Performing up to Nordic principles? Geographic and socioeconomic equity in ambulatory care sensitive conditions among older adults in capital areas of Denmark, Finland and Sweden in 2000–2015

Research output: Contribution to journalJournal articleResearchpeer-review


  • Fulltext

    Final published version, 3.17 MB, PDF document

Background: Denmark, Finland and Sweden pursue equity in health for their citizens through universal health care. However, it is unclear if these services reach the older adult population equally across different socioeconomic positions or living areas. Thus, we assessed geographic and socioeconomic equity in primary health care (PHC) performance among the older adults in the capital areas of Denmark (Copenhagen), Finland (Helsinki) and Sweden (Stockholm) in 2000–2015. Hospitalisations for ambulatory care sensitive conditions (ACSC) were applied as a proxy for PHC performance. Methods: We acquired individual level ACSCs for those aged ≥ 45 in 2000–2015 from national hospitalisation registers. To identify whether the disparities varied by age, we applied three age groups (those aged 45–64, 65–75 and ≥ 75). Socioeconomic disparities in ACSCs were described with incidence rate ratios (IRR) and annual rates by education, income and living-alone; and then analysed with biennial concentration indices by income. Geographic disparities were described with biennial ACSC rates by small areas and analysed with two-level Poisson multilevel models. These models provided small area estimates of IRRs of ACSCs in 2000 and their slopes for development over time, between which Pearson correlations were calculated within each capital area. Finally, these models were adjusted for income to distinguish between geographic and socioeconomic disparities. Results: Copenhagen had the highest IRR of ACSCs among those aged 45–64, and Helsinki among those aged ≥ 75. Over time IRRs decreased among those aged ≥ 45, but only in Helsinki among those aged ≥ 75. All concentration indices slightly favoured the affluent population but in Stockholm were mainly non-significant. Among those aged ≥ 75, Pearson correlations were low in Copenhagen (-0.14; p = 0.424) but high in both Helsinki (-0.74; < 0.001) and Stockholm (-0.62; < 0.001) – with only little change when adjusted for income. Among those aged ≥ 45 the respective correlations were rather similar, except for a strong correlation in Copenhagen (-0.51, 0.001) after income adjustment. Conclusions: While socioeconomic disparities in PHC performance persisted among older adults in the three Nordic capital areas, geographic disparities narrowed in both Helsinki and Stockholm but persisted in Copenhagen. Our findings suggest that the Danish PHC incorporated the negative effects of socio-economic segregation to a lesser degree.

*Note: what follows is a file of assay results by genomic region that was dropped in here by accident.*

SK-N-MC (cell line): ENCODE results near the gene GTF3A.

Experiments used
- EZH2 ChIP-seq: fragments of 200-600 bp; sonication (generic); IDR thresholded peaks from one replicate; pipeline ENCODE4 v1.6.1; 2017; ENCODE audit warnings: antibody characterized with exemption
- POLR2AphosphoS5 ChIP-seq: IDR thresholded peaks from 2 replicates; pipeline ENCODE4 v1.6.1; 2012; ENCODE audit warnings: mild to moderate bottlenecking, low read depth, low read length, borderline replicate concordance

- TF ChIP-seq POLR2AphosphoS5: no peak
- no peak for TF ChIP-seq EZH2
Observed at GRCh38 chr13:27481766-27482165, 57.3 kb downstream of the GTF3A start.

Original languageEnglish
Article number835
JournalBMC Health Services Research
Issue number1
Number of pages16
Publication statusPublished - 2023

Bibliographical note

Publisher Copyright:
© 2023, BioMed Central Ltd., part of Springer Nature.

    Research areas

  • Equity in health care, Geographic disparities, Health service research, International comparison, Nordic countries, Primary health care, Register-based study, Socioeconomic disparities

ID: 363259149